This spring the Freelancers Union conducted an online survey to find out who freelancers are, how they work and how they are faring.1 With more than 2,800 participants in the New York metropolitan area, this survey is one of the first efforts to get a comprehensive picture of New York’s independent workers. Four key findings emerged from the results:
1 - Freelancers are highly educated and participate in key sectors of the city’s economy as workers and as potential consumers. • 85% of New York’s freelancer respondents have at least a college degree. • The highest concentration work in the city’s key industries: advertising, publishing, film and television, technology and the arts. • Their median income is $50,000, 20% higher than the city’s overall median.
2 - Freelancers are fleeing corporate America. • More than 60% cited some form of freedom (from office politics, difficult bosses, cubicles and commutes) as a main benefit to their lifestyle. • 86% cited having a “flexible schedule” as one of the main advantages of freelancing.
3 - Freelancers are an emerging constituency and they vote in record numbers. • More than half (53%) see themselves as members of a freelancer community. • 100% of respondents have voted in a national election, 87% in a state election and 83% in a local election.
4 - Freelancers who responded to our survey fall out of the social safety net. • About 28% of freelancers who participated in the survey spent some portion of the last year without health insurance. • Less than half (47%) save money for retirement each month.
The survey findings indicate that freelancers are entrepreneurial workers who succeed because of their creativity, independence and drive. They contribute to key sectors of the New York City economy and are an engaged constituency.
But freelancers’ struggles are perhaps even more telling. Operating entirely outside of the safety net of employer-provided benefits, their experience illustrates the grave flaws in our system of social insurance, which limits access to health insurance and retirement plans to those with traditional employment relationships. Furthermore, as the employer-sponsored benefits system continues to erode, independent workers might well be the proverbial canaries in the coal mine demonstrating to traditional employees what their future might hold. Freelancers’ experiences have long-term implications for New York City and its public policy, as well as for the entire country.
The extensive literature on organizational wrongdoing tends to assume that a clear red line divides the moral terrain. However, many organizations function not as moral orders, but as moral pursuits in which there is intentionally no explicit definition of right and wrong; members are encouraged to engage in an ongoing pursuit of personal morality. We use illustrations from field sites in which red lines proved either well-defined or elusive to theorize differences in forms of wrongdoing in moral orders versus moral pursuits. More specifically, we explore cases in which organizational actors seek to (re)define right and wrong and to pursue actions that they consider moral, but that others in their setting consider wrongdoing. We identify two sets of misaligned moral strategies: one involving moral hijacking, moral assembling, and moral blurring that occurs when individuals engage in a moral pursuit from within the context of a moral order; and another involving moral circumscribing, moral spotlighting, and moral seceding that occurs when individuals seek to establish a moral order from within a moral pursuit. We develop this typology to highlight the importance of context in defining wrongdoing, and to better understand the variety of wrongdoing in organizations.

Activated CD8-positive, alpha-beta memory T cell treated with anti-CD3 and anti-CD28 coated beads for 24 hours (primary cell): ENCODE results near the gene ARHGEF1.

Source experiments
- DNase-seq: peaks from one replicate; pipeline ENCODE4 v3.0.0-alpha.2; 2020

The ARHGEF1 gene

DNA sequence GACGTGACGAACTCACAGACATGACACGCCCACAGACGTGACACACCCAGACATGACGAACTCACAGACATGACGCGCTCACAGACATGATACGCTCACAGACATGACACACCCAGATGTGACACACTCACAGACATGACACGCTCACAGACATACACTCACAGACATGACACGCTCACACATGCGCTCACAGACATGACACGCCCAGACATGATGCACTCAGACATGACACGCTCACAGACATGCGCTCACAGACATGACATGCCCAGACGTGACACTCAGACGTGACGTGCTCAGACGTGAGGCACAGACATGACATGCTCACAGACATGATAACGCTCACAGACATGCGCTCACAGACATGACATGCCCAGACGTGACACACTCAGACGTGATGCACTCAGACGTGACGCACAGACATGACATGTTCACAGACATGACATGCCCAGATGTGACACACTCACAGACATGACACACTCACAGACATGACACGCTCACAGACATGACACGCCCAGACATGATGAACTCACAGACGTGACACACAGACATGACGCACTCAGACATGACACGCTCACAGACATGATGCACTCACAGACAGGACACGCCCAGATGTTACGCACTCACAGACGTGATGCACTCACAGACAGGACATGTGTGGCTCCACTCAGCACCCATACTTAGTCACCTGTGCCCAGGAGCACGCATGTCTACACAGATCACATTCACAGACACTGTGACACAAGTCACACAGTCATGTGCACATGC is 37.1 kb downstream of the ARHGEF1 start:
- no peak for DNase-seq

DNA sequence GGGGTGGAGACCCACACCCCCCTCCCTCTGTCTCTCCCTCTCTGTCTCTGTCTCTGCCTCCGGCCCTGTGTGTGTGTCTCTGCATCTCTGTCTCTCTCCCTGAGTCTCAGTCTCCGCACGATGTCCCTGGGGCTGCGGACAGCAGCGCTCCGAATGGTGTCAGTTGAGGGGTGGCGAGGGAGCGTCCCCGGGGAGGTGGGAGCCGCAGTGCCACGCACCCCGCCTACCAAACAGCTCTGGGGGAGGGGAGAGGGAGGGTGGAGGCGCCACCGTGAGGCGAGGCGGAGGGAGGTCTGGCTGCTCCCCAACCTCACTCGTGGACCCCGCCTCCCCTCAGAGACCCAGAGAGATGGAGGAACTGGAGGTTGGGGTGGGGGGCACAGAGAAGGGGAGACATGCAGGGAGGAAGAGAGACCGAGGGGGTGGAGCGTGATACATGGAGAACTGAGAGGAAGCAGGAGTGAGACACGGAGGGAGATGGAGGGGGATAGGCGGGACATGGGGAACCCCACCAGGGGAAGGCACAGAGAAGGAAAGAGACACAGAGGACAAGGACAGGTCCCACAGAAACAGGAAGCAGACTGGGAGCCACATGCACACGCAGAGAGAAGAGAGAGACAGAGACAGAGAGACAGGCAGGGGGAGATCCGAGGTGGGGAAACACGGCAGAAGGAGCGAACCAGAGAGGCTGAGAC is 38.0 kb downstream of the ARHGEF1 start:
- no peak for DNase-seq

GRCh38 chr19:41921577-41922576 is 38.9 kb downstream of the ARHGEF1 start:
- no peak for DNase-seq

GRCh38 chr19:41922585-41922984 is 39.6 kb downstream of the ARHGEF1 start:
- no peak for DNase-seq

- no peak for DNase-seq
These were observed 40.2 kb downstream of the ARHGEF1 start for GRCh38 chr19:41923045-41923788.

The means by which field participants collectively resist an inquiry into their social world—that is, the repertoires of field resistance they deploy—can vary radically from one setting to the next. For example, factory craftsmen who produce in their plant and on the side illegal artifacts might resist a scholarly inquiry into their practices by denying that they are thieves. By contrast, clinical anatomists who procure human cadavers for medical education and research might physically obstruct a scholar’s access to the field. Alternatively, business school faculty members faced with an inquiry into their work practices might decide to remain silent as a way to deflect the inquiry. This chapter reviews several forms of field resistance and discusses what they can teach us about their respective field settings. Moreover, by treating acts of resistance as data points rather than merely irritating impediments to field inquiries, this chapter calls for paying closer attention to repertoires of field resistance and highlights the benefits of collecting, analyzing, and qualifying field participants’ acts of resistance as innovative forms of data. A similar argument can also be made for paying closer attention to forms of field embrace or the various (and telling) means by which field participants embrace a scholars’ inquiry into their social world.